J. Alfred Prufrock was created by T.S. Eliot, and appears in the poem "The Love Song of J. Alfred Prufrock" (1915), a work in the Public Domain. Look for him in BLACK CENTIPEDE CONFIDENTIAL, coming your way soon. Relatively. Meanwhile, buy everything else I've written, from Amazon:

The Love Song of J. Alfred Prufrock

by T.S. Eliot (1915)

  S'io credesse che mia risposta fosse
  A persona che mai tornasse al mondo,
  Questa fiamma staria senza piu scosse.
  Ma perciocche giammai di questo fondo
  Non torno vivo alcun, s'i'odo il vero,
  Senza tema d'infamia ti rispondo.
Let us go then, you and I,
When the evening is spread out against the sky
Like a patient etherised upon a table;
Let us go, through certain half-deserted streets,
The muttering retreats
Of restless nights in one-night cheap hotels
And sawdust restaurants with oyster-shells:
Streets that follow like a tedious argument
Of insidious intent
To lead you to an overwhelming question...
Oh, do not ask, "What is it?"
Let us go and make our visit.

In the room the women come and go
Talking of Michelangelo.

The yellow fog that rubs its back upon the windowpanes,
The yellow smoke that rubs its muzzle on the windowpanes
Licked its tongue into the corners of the evening,
Lingered upon the pools that stand in drains,
Let fall upon its back the soot that falls from chimneys,
Slipped by the terrace, made a sudden leap,
And seeing that it was a soft October night,
Curled once about the house, and fell asleep.

And indeed there will be time
For the yellow smoke that slides along the street
Rubbing its back upon the window-panes;
There will be time, there will be time
To prepare a face to meet the faces that you meet;
There will be time to murder and create,
And time for all the works and days of hands
That lift and drop a question on your plate;
Time for you and time for me,
And time yet for a hundred indecisions,
And for a hundred visions and revisions,
Before the taking of a toast and tea.

In the room the women come and go
Talking of Michelangelo.

And indeed there will be time
To wonder, "Do I dare?" and, "Do I dare?"
Time to turn back and descend the stair,
With a bald spot in the middle of my hair--
(They will say: "How his hair is growing thin!")
My morning coat, my collar mounting firmly to the chin,
My necktie rich and modest, but asserted by a simple pin--
(They will say: "But how his arms and legs are thin!")
Do I dare
Disturb the universe?
In a minute there is time
For decisions and revisions which a minute will reverse.

For I have known them all already, known them all--
Have known the evenings, mornings, afternoons,
I have measured out my life with coffee spoons;
I know the voices dying with a dying fall
Beneath the music from a farther room.
So how should I presume?

And I have known the eyes already, known them all--
The eyes that fix you in a formulated phrase,
And when I am formulated, sprawling on a pin,
When I am pinned and wriggling on the wall,
Then how should I begin
To spit out all the butt-ends of my days and ways?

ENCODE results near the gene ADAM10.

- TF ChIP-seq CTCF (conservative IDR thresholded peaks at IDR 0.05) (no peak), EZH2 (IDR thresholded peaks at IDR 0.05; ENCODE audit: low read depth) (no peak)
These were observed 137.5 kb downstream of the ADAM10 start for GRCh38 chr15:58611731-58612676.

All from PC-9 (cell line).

And how should I presume?

And I have known the arms already, known them all--
Arms that are braceleted and white and bare
(But in the lamplight, downed with light brown hair!)
Is it perfume from a dress
That makes me so digress?
Arms that lie along a table, or wrap about a shawl.
And should I then presume?
And how should I begin?

. . . . .

Shall I say, I have gone at dusk through narrow streets
And watched the smoke that rises from the pipes
Of lonely men in shirt-sleeves, leaning out of windows?. . .

I should have been a pair of ragged claws
Scuttling across the floors of silent seas.

. . . . .

And the afternoon, the evening, sleeps so peacefully!
Smoothed by long fingers,
Asleep . . . tired . . . or it malingers,
Stretched on the floor, here beside you and me.
Should I, after tea and cakes and ices,
Have the strength to force the moment to its crisis?
But though I have wept and fasted, wept and prayed,
Though I have seen my head (grown slightly bald) brought in 
upon a platter,
I am no prophet--and here's no great matter;
I have seen the moment of my greatness flicker,
And I have seen the eternal Footman hold my coat, and snicker,
And in short, I was afraid.

And would it have been worth it, after all,
After the cups, the marmalade, the tea,
Among the porcelain, among some talk of you and me,
Would it have been worth while,
To have bitten off the matter with a smile,
To have squeezed the universe into a ball
To roll it towards some overwhelming question,
To say: "I am Lazarus, come from the dead,
Come back to tell you all, I shall tell you all"--
If one, settling a pillow by her head,
Should say: "That is not what I meant at all.
That is not it, at all."

And would it have been worth it, after all,
Would it have been worth while,
After the sunsets and the dooryards and the sprinkled streets,
After the novels, after the teacups, after the skirts that trail along the 

And this, and so much more?--
It is impossible to say just what I mean!
But as if a magic lantern threw the nerves in patterns on a screen:
Would it have been worth while
If one, settling a pillow or throwing off a shawl,
And turning toward the window, should say:
"That is not it at all,
That is not what I meant, at all."

. . . . .

No!I am not Prince Hamlet, nor was meant to be;
Am an attendant lord, one that will do
To swell a progress, start a scene or two,
Advise the prince; no doubt, an easy tool,
Deferential, glad to be of use,
Politic, cautious, and meticulous;
Full of high sentence, but a bit obtuse;
At times, indeed, almost ridiculous--
Almost, at times, the Fool.

I grow old . . . I grow old . . .
I shall wear the bottoms of my trousers rolled.

Shall I part my hair behind? Do I dare to eat a peach?
I shall wear white flannel trousers, and walk upon the beach.
I have heard the mermaids singing, each to each.

I do not think that they will sing to me.

I have seen them riding seaward on the waves
Combing the white hair of the waves blown back
When the wind blows the water white and black.

We have lingered in the chambers of the sea
By sea-girls wreathed with seaweed red and brown
Till human voices wake us, and we drown.